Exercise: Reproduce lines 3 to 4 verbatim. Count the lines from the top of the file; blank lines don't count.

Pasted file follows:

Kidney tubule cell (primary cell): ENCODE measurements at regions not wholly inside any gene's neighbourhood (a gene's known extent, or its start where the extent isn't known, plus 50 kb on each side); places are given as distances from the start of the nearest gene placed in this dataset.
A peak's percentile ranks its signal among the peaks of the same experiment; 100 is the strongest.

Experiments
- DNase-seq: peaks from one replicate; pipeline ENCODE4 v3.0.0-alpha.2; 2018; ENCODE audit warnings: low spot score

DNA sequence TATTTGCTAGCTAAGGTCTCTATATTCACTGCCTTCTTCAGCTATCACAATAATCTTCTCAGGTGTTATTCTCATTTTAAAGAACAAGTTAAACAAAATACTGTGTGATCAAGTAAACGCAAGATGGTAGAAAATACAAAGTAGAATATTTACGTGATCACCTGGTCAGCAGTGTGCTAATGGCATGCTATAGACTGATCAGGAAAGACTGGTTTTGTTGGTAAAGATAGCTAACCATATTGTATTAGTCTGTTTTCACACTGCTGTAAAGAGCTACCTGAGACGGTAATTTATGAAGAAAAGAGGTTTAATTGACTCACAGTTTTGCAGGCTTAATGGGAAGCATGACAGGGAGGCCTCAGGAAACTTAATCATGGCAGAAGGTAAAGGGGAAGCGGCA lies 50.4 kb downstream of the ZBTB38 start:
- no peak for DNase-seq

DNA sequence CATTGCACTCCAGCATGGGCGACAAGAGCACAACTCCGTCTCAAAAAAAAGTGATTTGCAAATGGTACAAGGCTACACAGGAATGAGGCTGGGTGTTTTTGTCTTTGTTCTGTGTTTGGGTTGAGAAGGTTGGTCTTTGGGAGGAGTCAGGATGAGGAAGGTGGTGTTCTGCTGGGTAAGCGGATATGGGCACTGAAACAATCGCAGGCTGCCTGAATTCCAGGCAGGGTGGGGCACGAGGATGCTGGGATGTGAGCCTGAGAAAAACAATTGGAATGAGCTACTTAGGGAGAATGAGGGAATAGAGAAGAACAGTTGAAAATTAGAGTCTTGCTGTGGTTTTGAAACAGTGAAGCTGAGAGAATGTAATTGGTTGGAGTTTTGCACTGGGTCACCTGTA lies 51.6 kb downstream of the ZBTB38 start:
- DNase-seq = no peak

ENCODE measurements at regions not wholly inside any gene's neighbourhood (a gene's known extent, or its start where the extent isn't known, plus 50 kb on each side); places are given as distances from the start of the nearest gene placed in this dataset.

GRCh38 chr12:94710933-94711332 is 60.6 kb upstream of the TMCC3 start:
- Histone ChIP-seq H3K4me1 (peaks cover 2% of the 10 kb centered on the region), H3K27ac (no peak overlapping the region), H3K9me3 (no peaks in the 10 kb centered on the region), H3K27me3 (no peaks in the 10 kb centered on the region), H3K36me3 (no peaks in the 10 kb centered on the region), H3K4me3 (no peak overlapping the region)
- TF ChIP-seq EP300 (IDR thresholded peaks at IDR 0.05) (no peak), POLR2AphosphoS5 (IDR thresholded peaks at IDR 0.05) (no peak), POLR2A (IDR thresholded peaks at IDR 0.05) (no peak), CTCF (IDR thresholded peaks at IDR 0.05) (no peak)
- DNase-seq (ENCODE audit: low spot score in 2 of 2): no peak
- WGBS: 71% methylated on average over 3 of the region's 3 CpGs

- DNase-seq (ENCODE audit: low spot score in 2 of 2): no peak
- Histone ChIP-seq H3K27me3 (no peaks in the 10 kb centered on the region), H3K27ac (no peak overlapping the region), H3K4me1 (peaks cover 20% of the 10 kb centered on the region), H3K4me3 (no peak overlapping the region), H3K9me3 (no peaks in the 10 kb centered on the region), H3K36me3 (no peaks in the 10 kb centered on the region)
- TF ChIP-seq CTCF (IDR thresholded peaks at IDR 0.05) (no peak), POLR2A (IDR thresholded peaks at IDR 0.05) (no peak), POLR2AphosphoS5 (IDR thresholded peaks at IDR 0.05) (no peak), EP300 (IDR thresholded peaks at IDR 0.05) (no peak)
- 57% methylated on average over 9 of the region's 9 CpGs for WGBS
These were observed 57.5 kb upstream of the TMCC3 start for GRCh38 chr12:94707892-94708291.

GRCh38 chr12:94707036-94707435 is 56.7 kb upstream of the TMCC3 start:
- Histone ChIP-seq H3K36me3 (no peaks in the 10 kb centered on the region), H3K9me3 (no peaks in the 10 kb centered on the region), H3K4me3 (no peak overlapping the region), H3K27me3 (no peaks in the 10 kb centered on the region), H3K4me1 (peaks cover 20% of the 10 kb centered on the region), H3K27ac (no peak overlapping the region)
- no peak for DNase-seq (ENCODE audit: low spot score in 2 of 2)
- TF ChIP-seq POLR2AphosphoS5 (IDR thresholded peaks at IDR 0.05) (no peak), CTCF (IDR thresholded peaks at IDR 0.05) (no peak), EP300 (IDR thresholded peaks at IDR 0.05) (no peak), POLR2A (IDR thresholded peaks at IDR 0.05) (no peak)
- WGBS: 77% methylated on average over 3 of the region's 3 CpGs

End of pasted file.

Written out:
Experiments
- DNase-seq: peaks from one replicate; pipeline ENCODE4 v3.0.0-alpha.2; 2018; ENCODE audit warnings: low spot score